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UIC bioengineering professor Ian Papautsky and Erin Haynes of the University of Cincinnati Department of Environmental Health present a sensor that will conduct rapid testing for human exposure to toxic metals. (Courtesy University of Cincinnati)

If successful, the portable, smartphone-sized sensor will measure human exposure to toxic metals like lead and manganese using a single finger prick of blood  – and deliver results in minutes.

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(Steve Johnson / Flickr)

Water testing at a Chicago day care center showed at least one sample 16 times higher than the lead level allowed in bottled water, according to a new report from an environmental watchdog group. 

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Chicagoans may soon find drinking fountains at their local parks have been shut off, removed or simply won’t stop flushing water. WBEZ reporter Monica Eng is covering the story and joins us with details.

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(Steve Johnson / Flickr)

Why so many Chicago homes are testing high for lead in their water – and what you can do about it.

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EPA Administrator Scott Pruitt speaks April 19 after meeting with residents of East Chicago’s lead-contaminated neighborhoods. (Alex Ruppenthal / Chicago Tonight)

EPA Administrator Scott Pruitt told representatives of a children’s health group last week that he wants to eliminate lead from drinking water within 10 years, but he has yet to offer a strategy to meet the goal.

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Children on Chicago’s Southeast Side have higher levels of manganese in their toenails than children in other parts of the city, according to preliminary results of a study aiming to measure the impact of toxic metals on children’s health. 

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EPA Administrator Scott Pruitt speaks April 19 after meeting with residents of East Chicago’s lead-contaminated neighborhoods. (Alex Ruppenthal / Chicago Tonight)

Since 2010, the EPA has cited an East Chicago steelmaking facility six times for violations of the Clean Air Act. Now, a group representing nearby residents intends to sue EPA Administrator Scott Pruitt over the renewal of the company’s operating permit.

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Chicago researchers are looking for lead, manganese and other metals that could affect lung function in children with asthma. 

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(Jason Gillman / Pixabay)

Elevated lead levels have been found in hundreds of water fixtures in Illinois’ second largest public school district following an initial round of testing earlier this year.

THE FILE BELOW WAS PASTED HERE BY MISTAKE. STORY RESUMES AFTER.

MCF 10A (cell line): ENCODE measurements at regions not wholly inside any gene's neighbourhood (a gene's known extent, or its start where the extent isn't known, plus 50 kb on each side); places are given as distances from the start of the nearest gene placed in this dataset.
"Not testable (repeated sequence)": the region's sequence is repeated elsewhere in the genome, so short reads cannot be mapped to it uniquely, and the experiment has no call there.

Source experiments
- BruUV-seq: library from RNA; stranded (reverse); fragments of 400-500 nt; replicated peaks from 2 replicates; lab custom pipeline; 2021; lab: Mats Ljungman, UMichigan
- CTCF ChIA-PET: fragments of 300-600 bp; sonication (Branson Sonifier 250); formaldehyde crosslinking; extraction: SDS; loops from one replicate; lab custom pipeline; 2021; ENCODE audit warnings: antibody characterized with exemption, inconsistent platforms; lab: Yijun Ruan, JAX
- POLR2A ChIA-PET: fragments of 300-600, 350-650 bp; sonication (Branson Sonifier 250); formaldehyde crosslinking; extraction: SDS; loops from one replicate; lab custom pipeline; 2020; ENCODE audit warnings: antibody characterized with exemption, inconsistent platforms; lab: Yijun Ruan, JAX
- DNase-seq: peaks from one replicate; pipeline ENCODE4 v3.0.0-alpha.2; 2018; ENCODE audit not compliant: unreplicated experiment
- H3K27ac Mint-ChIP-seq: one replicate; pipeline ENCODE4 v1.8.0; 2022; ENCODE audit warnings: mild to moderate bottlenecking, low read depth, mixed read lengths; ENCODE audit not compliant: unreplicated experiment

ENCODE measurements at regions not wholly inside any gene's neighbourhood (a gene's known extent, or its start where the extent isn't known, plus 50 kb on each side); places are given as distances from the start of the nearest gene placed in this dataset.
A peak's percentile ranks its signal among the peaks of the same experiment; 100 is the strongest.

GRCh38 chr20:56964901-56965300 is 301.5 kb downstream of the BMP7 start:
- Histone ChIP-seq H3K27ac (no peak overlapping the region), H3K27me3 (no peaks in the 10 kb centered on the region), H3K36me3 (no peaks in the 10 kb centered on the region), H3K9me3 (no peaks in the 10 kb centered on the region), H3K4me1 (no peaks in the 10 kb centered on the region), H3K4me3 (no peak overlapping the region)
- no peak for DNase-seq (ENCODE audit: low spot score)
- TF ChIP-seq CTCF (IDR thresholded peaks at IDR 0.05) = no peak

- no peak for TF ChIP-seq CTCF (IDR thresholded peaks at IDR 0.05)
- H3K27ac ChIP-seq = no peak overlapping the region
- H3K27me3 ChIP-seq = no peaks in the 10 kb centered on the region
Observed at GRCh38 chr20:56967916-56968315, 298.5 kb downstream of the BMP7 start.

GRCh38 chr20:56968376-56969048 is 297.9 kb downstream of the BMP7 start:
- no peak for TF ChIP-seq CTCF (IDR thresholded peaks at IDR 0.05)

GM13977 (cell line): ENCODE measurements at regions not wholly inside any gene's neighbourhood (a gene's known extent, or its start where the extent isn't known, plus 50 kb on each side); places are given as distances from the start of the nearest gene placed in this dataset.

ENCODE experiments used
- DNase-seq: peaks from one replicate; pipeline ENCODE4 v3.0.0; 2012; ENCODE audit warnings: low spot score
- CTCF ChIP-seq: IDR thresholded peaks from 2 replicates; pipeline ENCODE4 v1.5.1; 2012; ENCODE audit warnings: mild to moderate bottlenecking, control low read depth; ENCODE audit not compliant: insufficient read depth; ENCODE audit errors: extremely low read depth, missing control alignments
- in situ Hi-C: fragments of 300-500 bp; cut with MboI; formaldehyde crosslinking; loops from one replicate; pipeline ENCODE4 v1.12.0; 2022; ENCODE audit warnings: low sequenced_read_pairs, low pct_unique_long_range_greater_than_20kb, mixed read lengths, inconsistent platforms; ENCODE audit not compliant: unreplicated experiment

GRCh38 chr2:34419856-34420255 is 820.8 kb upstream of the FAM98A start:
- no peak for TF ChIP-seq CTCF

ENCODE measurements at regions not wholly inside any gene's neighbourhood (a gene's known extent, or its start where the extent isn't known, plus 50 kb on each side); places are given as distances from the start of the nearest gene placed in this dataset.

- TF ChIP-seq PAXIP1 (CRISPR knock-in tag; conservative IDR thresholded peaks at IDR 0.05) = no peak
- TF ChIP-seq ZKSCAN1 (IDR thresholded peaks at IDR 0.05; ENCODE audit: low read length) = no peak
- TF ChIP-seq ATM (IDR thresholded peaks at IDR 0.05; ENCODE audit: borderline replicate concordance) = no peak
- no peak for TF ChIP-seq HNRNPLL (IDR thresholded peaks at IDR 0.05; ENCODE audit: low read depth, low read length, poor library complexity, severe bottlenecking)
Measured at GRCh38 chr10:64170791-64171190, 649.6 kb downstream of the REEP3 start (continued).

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(Creative Commons /  © 2013, Jeremy Atherton)

A new $450,000 federal grant program partners CPS students with university professors to study the impact of toxic metals on Chicago neighborhoods. 

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A view of the Great Lakes from space. (USEPA Environmental-Protection-Agency / Flickr)

Issues impacting the Great Lakes and communities surrounding the massive freshwater system will be at the center of a two-day conference in Chicago starting Wednesday.

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Advocacy group Milwaukee Water Commons holds an event in support of clean water in August 2016. (Milwaukee Water Commons)

Organizers of a clean water summit in Chicago next week hope to draft a plan for replacing the city's nearly 400,000 lead water pipes. 

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(Steve Johnson / Flickr)

A new report shows that in 2015, Illinois ranked among the five worst states in terms of largest populations served by water systems with health violations. 

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Community Strategy Group organizer April Friendly, left, leads a rally Wednesday during EPA head Scott Pruitt's visit to East Chicago. (Alex Ruppenthal / Chicago Tonight)

About 100 East Chicago residents and activists rallied and marched Wednesday while EPA head Scott Pruitt visited the city's lead-contaminated neighborhoods.

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EPA Administrator Scott Pruitt speaks Wednesday after meeting with residents in East Chicago. (Alex Ruppenthal / Chicago Tonight)

The head of the Environmental Protection Agency told residents in East Chicago on Wednesday that the agency had no plans to close its Chicago office. 

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(iStock.com)

A state senator has proposed legislation that would partially ban the use of lead-based ammunition, but one gun rights group is calling the bill “a blatant attack” on the rights of hunters.

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